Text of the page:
One of our most common errors in relationships is our language. We say things in ways that have very negative results, without even thinking about it. We see this in the mom who comes in to find her son has cleaned his room without being told, and immediately says "see, this is really nice, you should keep it this way all the time." He does something really nice, that takes real effort, and his reward is a lecture and insult, as she reminds him of his prior failures rather than praising his current success. She thinks she was being nice and "mom-like," but she was being wrong. 

I heard another one the other night. A local high school band was performing a show they called "Letters Home." In the show, they played a recording of actors who were supposed to be a mother and a son, reading from letters written to and from Marine boot camp. One repeated phrase in the mother's letters caught me. She kept telling him "come home safe." This was the whole theme of her letters: "Come home safe." 

Do you see how wrong her language is? Her son is preparing to be a warrior, a marine. His purpose in his job is to serve bravely, to fight bravely, to serve his fellow Marines and his country, even at the risk of his life. Her words to him are "Come home safe." 

She does not urge him to bravery or honor or service. She does not call on him to be proud or wise or holy. She only cares that he "come home safe." 

But he cannot do this. He has no power to make himself "come home safe." She is telling him to be responsible for something he cannot control. She is making him responsible for her happiness, because she wants him to "come home safe." The only way he can accomplish this goal is by cowardice, by hiding, by refusing to obey orders. The only way he can make his mother's wish come true is to fail of his purpose, to fail in his duty, to fail at the task he has been given.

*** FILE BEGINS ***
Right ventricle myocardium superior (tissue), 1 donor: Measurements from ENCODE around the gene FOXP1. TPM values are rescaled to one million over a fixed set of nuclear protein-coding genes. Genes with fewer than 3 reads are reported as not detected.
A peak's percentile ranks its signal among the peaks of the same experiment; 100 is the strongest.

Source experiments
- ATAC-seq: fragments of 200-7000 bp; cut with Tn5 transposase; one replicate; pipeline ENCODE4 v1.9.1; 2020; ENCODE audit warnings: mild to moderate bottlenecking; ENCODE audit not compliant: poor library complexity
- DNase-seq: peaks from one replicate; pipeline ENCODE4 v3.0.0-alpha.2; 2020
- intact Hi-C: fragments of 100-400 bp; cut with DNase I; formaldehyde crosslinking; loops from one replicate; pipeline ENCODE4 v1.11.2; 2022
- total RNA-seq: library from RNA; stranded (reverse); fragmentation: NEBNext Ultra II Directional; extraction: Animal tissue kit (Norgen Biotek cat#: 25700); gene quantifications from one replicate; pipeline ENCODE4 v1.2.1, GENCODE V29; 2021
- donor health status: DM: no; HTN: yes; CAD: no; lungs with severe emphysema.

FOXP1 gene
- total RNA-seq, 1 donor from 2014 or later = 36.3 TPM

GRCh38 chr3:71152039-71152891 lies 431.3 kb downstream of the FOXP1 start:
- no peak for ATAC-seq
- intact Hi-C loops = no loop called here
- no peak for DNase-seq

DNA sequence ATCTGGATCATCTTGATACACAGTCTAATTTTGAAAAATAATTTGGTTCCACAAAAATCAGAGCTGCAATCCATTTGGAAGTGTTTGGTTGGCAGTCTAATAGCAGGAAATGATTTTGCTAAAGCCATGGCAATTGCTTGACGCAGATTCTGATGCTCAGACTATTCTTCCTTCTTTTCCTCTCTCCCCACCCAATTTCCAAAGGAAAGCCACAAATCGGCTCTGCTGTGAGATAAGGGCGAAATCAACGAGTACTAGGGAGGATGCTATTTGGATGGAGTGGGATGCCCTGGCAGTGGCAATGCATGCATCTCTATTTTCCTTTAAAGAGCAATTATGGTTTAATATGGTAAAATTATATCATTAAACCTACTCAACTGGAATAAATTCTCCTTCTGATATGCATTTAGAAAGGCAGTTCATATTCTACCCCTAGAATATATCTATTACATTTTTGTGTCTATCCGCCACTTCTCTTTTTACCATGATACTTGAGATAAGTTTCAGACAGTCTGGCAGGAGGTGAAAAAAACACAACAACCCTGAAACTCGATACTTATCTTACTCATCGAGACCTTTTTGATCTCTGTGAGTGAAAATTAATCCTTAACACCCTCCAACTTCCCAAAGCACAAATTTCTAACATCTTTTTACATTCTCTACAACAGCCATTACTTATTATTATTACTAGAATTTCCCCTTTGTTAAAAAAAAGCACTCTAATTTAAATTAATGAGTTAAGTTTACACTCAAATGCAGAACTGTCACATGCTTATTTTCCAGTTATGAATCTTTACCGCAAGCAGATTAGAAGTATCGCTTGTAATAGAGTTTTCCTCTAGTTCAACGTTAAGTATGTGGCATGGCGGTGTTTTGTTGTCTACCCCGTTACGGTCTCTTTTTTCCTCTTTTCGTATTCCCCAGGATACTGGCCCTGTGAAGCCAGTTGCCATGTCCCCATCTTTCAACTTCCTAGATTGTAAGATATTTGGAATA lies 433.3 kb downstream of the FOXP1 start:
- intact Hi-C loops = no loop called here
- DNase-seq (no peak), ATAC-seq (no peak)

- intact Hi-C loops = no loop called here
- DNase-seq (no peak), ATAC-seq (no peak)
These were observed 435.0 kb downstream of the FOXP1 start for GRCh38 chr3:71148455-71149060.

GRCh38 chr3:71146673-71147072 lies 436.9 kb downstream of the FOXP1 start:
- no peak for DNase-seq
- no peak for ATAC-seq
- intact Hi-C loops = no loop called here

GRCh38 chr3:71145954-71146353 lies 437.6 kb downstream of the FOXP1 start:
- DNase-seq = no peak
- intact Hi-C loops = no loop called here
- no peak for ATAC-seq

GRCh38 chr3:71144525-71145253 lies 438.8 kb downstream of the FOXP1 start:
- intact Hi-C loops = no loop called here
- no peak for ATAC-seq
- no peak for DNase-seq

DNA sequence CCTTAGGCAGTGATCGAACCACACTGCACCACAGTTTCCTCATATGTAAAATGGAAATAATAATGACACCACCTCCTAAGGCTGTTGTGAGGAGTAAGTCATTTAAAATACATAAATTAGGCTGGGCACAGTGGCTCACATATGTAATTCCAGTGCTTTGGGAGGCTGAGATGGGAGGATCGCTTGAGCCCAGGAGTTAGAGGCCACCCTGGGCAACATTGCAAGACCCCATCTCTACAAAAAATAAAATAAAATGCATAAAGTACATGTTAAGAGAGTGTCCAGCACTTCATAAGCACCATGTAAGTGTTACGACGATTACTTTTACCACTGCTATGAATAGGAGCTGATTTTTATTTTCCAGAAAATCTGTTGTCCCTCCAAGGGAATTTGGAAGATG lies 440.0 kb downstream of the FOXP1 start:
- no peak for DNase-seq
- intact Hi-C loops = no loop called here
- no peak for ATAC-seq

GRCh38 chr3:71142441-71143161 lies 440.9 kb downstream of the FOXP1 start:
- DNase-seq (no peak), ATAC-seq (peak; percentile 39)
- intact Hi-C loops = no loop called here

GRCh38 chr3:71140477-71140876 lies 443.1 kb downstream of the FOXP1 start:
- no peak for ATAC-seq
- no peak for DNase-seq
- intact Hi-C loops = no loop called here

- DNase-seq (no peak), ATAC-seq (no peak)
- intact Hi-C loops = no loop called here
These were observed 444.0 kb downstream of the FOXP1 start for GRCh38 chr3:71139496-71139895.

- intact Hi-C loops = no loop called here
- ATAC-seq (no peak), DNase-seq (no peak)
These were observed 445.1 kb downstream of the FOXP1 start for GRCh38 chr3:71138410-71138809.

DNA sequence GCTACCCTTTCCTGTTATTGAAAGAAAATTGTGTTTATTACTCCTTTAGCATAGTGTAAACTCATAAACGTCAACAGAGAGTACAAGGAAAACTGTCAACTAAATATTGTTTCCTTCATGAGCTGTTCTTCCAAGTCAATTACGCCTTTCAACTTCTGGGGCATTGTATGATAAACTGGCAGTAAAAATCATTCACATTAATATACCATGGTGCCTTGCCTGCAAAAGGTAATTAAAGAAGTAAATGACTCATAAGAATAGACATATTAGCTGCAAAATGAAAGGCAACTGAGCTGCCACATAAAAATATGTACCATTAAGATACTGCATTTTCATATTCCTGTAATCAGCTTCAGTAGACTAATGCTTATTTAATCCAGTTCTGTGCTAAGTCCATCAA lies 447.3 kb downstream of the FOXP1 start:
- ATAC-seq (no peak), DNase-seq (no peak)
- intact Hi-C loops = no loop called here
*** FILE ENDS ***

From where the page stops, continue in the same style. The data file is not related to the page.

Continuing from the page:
But it sounds nice, doesn't it? Asking him to "come how safe" sounds so sweet and kind, but it is cruel and selfish. She is making him responsible for her desires. What if he is hurt? Is she going to condemn him when he comes home? What if he dies, has he failed her? That is certainly how it sounds. If he does not come home safe, she will be disappointed in him for failing her. 

Why can't she wish him well without tying it to her feelings? She should want him to be a good Marine. She should love and support him in his mission, not harangue him about protecting himself as the greatest end she can imagine. She should help him get through his service, not focus him on its hoped-for end. 

I have a son in the Army. He is in training but, one day, may be sent to a war zone. If so, I will not tell him to "come home safe," but to be brave, to trust God, and to serve his fellow soldiers. If he dies in faithful service, I will be proud of his service and proud that he would now be with Christ. He is a man and must act as a man.

Think about what you say to your husband and your children and your friends and even your enemies. This woman's language betrayed the ultimate selfishness many of us feel. The fact that they would put it in a show as something to emulate shows how much we have accepted selfishness by parents and have abandoned the idea of service. 

What did you say this morning? Did you encourage your husband and children to live their lives in ways that would glorify God? Or just in ways that worked for you? 

"Come home safe" is not the language of someone who thinks about what they say and about how it will affect others. But, then, how often do most of us think about what we say at all?

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